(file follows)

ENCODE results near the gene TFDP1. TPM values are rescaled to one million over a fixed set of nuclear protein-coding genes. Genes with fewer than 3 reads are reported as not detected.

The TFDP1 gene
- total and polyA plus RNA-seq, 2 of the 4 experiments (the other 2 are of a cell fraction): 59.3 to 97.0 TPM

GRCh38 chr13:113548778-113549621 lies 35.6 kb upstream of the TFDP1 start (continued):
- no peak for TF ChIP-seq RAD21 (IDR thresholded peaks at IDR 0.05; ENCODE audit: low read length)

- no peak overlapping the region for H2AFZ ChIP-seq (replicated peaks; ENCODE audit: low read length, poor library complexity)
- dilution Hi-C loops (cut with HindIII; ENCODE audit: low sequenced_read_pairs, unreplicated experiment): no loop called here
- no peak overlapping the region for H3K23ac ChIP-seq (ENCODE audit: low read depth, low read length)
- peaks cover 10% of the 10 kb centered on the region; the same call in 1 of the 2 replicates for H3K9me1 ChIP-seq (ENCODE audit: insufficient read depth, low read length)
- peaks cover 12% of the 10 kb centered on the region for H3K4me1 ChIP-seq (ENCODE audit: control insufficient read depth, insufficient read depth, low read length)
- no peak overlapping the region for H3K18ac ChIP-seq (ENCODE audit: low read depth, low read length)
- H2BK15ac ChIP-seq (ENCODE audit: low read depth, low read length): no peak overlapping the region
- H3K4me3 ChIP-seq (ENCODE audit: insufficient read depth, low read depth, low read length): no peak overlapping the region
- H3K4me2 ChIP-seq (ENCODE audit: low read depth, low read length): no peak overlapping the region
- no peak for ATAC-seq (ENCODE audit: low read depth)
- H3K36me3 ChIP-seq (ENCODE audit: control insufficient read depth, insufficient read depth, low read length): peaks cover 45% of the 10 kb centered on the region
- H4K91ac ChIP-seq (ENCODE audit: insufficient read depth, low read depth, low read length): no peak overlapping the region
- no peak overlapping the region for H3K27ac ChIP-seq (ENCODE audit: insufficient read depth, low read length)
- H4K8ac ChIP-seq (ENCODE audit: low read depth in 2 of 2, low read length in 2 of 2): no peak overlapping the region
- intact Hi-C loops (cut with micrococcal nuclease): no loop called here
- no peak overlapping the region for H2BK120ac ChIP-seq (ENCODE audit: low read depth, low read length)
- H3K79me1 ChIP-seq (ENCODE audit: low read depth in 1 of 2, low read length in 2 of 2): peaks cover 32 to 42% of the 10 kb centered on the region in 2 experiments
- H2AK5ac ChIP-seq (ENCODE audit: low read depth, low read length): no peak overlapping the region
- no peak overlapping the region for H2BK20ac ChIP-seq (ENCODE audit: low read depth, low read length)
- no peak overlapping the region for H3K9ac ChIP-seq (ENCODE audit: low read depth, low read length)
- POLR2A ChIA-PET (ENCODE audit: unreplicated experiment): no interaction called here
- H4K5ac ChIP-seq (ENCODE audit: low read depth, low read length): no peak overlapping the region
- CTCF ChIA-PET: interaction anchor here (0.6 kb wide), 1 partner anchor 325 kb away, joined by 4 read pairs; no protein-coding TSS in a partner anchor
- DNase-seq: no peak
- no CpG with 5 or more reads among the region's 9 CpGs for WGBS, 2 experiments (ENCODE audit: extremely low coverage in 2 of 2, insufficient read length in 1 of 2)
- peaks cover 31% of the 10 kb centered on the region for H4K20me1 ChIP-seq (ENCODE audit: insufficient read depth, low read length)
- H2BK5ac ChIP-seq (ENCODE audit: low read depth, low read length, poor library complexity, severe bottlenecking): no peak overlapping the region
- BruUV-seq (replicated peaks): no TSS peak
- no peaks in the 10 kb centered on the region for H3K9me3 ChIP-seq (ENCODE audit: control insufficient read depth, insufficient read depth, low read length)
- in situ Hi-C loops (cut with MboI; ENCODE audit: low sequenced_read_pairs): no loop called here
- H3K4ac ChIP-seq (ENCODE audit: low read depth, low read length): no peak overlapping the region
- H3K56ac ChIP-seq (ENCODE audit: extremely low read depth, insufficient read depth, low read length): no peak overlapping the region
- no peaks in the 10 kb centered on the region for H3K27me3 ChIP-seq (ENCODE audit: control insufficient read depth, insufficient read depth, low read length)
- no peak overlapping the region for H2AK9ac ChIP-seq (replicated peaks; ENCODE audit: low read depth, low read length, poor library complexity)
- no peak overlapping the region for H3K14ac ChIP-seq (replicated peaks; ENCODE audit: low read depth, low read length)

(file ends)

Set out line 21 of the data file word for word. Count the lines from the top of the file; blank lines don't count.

- no peak overlapping the region for H2BK120ac ChIP-seq (ENCODE audit: low read depth, low read length)